“When you couple these standards, with the environment, the hostility towards daring to talk about certain subjects, it creates an environment where there’s going to be a complete removal of these conversations and of these lessons in the classroom because nobody wants to run afoul of all of the laws or policies that have been put in place,” Robinson said.

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Ongoing battle with DeSantis’ education agenda

The battle over these social studies standards is the latest in an ongoing struggle between the DeSantis administration and Florida’s African American communities and educators, who say his educational agenda targets Black, brown and LGBTQ+ Floridians. 

Last year, DeSantis, who is running to be the Republican nominee for president, signed the “Stop WOKE Act,” which restricts how race is discussed in schools, colleges and workplaces and prohibits any teaching that could make students feel they bear personal responsibility for historic wrongs because of their race, color, sex or national origin.

And this spring, DOE rejected the College Board’s Advanced Placement African American Studies class, alleging it violated state law because of topics like Black Lives Matter, Black feminism and reparations.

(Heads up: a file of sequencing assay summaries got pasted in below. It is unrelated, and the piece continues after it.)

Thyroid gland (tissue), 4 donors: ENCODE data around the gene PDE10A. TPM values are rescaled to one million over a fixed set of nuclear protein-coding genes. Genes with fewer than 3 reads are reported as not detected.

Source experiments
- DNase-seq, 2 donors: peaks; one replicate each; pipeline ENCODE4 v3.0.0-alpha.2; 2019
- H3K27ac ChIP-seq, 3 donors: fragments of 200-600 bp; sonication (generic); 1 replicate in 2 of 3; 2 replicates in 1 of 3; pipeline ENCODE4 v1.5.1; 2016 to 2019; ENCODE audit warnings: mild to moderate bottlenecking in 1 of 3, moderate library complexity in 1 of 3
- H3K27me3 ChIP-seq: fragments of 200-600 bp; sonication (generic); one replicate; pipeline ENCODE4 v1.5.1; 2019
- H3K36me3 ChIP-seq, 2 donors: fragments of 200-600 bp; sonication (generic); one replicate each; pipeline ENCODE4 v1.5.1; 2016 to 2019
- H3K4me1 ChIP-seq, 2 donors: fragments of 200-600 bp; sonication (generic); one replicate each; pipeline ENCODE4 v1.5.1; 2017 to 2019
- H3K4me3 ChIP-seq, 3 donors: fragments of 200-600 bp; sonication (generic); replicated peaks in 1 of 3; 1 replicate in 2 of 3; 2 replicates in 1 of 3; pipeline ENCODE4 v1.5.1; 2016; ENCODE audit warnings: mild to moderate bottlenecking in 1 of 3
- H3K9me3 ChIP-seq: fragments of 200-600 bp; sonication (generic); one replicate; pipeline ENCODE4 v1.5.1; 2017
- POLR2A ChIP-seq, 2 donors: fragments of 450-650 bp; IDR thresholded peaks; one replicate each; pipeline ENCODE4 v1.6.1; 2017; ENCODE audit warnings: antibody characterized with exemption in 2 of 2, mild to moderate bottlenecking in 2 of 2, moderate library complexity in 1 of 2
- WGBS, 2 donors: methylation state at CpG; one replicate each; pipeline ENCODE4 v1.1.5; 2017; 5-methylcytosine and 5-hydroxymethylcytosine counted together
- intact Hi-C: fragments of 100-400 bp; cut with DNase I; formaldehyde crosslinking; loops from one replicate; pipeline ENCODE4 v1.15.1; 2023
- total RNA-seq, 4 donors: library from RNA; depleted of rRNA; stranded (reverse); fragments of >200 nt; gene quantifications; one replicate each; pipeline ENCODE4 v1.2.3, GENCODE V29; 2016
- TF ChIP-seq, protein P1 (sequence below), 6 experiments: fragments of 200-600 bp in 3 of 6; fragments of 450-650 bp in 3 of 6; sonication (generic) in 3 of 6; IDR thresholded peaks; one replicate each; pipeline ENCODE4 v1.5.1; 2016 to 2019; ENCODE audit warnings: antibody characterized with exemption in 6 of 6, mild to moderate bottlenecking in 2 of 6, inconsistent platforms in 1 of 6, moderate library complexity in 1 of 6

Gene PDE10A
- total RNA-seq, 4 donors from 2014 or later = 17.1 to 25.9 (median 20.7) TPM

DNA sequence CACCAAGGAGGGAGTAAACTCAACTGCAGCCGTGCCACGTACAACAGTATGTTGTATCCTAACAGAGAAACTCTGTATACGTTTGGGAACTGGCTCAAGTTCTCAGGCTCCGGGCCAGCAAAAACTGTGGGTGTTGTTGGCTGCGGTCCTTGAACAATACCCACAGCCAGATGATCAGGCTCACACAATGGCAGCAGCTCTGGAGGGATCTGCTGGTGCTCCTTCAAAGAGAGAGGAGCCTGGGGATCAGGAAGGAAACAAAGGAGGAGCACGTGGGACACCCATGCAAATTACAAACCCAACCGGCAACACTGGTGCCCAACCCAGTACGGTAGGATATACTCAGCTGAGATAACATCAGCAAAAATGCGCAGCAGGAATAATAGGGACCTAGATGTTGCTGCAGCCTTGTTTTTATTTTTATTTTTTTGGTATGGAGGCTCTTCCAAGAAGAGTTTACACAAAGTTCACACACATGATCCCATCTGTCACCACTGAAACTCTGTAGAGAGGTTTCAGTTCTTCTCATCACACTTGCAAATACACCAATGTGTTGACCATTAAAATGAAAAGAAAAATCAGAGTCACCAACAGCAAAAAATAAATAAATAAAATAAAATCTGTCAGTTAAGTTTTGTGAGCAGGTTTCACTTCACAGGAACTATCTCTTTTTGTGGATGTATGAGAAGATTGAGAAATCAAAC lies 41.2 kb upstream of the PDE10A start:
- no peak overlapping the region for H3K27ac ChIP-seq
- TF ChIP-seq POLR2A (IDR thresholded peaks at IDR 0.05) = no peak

The AP class has still not been approved to be taught in Florida.

This is the first year the state has created separate standards to teach African American history, said Paul Burns, chancellor of public schools for DOE. 

Paul Burns, chancellor for the Division of K-12 Public Schools at the Florida Department of Education, speaks to the House Education Quality Subcommittee at the House Office Building in the Capitol Complex in Tallahassee, Fla. on Wednesday, Jan. 25, 2023.

The 13 members in the work group in charge of creating the standards for the African American history class were nominated by the task force. Currently, the task force has 11 members, but the website hasn’t been updated and still only lists six.